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RW Bennett said:
BTW, how does one go about inserting the little icon 'new' with the little box around it when starting a new thread?
It goes on there automatically when there are new posts to a thread. You probably didn't see it for your post because it was yours.

RW Bennett said:
Author George R.R. Martin sold 298,000 copies of his new novel on his FIRST DAY. Ebook sales were 110K. Of course, of the 170K hardcovers, I imagine a substantial number may be returned, unless his sell-through is much higher than the industry average.
Well, he also has four previous books and kept people waiting for the book for five years. I actually haven't seen any "media buzz" about the book that would be driven by the publisher, so I wonder how much of the credit for those sales really goes to them. I also wonder how many more eBook sales he would have had if it had been priced more reasonably.
 

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RW Bennett said:
Author George R.R. Martin sold 298,000 copies of his new novel on his FIRST DAY. Ebook sales were 110K. Of course, of the 170K hardcovers, I imagine a substantial number may be returned, unless his sell-through is much higher than the industry average.

http://www.mediabistro.com/galleycat/george-r-r-martin-sells-298000-copies-of-a-dance-with-dragons-on-first-day_b34283
Those 170,000 hardcover sales are actual sales to customers, not sales to booksellers. I seriously doubt that GRRM only shipped 170K copies of the book.
 

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Because of the delay in getting the book done and the TV series I would imagine a large amount of that is pre-orders and not going to be sitting around on book store shelves to worry about the returns. Unless they seriously misjudged that first run, it is usually the following print runs that will see the returns.

 

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Discussion Starter · #5 ·
Those 170,000 hardcover sales are actual sales to customers, not sales to booksellers. I seriously doubt that GRRM only shipped 170K copies of the book.
Thanks, Courtney. What a huge print run!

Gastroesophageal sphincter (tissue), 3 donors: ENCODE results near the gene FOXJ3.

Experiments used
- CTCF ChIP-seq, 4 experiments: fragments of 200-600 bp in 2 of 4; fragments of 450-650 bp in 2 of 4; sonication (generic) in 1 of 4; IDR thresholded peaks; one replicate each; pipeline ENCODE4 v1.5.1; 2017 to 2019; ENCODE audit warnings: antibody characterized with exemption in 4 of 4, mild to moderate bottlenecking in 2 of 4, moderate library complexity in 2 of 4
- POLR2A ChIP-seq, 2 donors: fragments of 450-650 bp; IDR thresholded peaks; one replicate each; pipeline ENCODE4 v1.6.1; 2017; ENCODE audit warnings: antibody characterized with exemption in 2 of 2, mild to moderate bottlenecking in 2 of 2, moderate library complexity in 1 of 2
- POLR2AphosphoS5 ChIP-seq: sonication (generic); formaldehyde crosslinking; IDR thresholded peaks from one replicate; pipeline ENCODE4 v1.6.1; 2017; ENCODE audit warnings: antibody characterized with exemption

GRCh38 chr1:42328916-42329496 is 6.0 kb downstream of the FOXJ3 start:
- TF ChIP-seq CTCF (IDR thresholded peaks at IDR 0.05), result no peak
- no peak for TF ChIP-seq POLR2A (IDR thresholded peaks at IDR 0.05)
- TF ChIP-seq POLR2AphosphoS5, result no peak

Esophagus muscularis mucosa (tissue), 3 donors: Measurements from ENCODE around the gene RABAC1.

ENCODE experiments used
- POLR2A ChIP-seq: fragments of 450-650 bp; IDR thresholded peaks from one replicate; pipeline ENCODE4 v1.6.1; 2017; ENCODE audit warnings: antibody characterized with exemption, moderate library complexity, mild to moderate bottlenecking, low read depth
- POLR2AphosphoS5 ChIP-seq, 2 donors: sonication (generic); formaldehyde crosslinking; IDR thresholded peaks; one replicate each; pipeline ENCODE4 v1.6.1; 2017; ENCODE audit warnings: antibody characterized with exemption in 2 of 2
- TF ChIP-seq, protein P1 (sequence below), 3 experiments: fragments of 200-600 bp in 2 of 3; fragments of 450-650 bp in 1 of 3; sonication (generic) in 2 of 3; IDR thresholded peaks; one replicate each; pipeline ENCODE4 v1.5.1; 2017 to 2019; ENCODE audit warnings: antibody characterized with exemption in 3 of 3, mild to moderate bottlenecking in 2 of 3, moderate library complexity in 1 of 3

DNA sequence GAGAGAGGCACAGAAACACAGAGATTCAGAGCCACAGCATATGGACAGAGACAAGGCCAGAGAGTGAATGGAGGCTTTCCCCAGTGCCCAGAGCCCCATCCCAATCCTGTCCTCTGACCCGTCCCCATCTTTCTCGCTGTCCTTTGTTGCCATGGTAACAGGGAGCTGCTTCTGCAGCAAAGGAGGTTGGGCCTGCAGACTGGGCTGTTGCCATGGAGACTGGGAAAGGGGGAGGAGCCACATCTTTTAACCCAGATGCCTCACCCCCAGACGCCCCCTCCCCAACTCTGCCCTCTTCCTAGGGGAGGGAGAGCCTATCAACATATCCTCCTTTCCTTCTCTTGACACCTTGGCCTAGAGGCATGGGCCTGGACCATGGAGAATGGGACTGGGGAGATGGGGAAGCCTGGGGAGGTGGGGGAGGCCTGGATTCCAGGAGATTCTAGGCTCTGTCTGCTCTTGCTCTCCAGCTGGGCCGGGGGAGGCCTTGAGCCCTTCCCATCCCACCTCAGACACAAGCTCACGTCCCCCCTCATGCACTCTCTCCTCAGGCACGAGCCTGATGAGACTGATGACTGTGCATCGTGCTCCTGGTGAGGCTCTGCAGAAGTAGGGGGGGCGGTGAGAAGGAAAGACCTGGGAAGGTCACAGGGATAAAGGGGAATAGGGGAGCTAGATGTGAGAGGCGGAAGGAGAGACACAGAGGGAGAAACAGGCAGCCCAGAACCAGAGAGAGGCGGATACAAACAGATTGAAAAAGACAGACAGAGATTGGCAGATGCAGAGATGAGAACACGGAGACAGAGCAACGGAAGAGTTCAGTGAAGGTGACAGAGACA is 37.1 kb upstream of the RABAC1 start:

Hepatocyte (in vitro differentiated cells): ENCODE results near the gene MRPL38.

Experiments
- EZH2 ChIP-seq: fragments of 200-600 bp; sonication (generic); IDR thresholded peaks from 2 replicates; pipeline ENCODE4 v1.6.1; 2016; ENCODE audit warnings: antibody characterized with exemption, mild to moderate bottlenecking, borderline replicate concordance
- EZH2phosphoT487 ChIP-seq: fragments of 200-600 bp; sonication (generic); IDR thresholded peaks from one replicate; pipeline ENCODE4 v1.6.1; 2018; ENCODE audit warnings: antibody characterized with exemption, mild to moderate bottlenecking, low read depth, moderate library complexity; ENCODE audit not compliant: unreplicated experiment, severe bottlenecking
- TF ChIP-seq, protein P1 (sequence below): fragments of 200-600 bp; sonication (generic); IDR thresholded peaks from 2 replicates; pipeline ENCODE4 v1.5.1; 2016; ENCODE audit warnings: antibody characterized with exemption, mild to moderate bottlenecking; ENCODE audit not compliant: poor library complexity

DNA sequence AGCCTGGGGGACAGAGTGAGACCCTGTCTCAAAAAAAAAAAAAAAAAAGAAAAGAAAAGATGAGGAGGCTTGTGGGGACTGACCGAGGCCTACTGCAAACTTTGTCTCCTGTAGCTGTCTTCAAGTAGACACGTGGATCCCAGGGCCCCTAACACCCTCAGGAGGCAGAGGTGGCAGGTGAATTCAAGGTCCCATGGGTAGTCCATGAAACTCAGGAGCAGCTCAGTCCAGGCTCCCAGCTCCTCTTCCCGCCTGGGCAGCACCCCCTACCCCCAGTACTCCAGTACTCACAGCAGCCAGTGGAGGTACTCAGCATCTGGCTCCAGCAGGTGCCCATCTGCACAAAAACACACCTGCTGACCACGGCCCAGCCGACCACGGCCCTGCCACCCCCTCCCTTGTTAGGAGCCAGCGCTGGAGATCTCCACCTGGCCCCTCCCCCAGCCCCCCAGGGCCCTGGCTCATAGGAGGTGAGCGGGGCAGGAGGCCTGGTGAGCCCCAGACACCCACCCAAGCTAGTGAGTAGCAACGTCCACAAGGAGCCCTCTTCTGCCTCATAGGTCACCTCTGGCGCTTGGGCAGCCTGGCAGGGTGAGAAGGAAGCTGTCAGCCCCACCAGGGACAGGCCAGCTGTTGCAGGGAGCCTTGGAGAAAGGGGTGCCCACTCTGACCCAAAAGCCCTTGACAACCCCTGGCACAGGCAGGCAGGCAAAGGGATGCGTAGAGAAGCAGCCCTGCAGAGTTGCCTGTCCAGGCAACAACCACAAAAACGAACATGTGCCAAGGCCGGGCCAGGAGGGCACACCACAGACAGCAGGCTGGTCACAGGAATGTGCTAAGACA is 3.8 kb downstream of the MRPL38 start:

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I'm curious how many books Stephen King will sell on his first day of 11/22/63? I'll be in line. I'm guessing by his Amazon ranking (presells only), he'll sell gadzillions.
 

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Coral said:
Well, he also has four previous books and kept people waiting for the book for five years. I actually haven't seen any "media buzz" about the book that would be driven by the publisher, so I wonder how much of the credit for those sales really goes to them. I also wonder how many more eBook sales he would have had if it had been priced more reasonably.
This.

I'd never noticed his books or even heard of him before now. I first heard about his GoT series (and now I'm reading his books) through a TV show forum.
 

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Trad publishing has many advantages but this post doesn't appear to really be reflecting that. George's books took off after the HBO series was announced. This is more a result of amazing exposure for him through the entertainment industry, and of course, him writing some excellent books. The fans have been rabid for this next one for over 5 years, but it only reached critical mass after the series started running on the networks.
 

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The Game of Thrones series took off years ago, long before HBO got involved. Of course, it has been pushed to another level by the recent series, but all my sf/f friends were reading these books a decade ago.
 

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MichaelWallace said:
The Game of Thrones series took off years ago, long before HBO got involved. Of course, it has been pushed to another level by the recent series, but all my sf/f friends were reading these books a decade ago.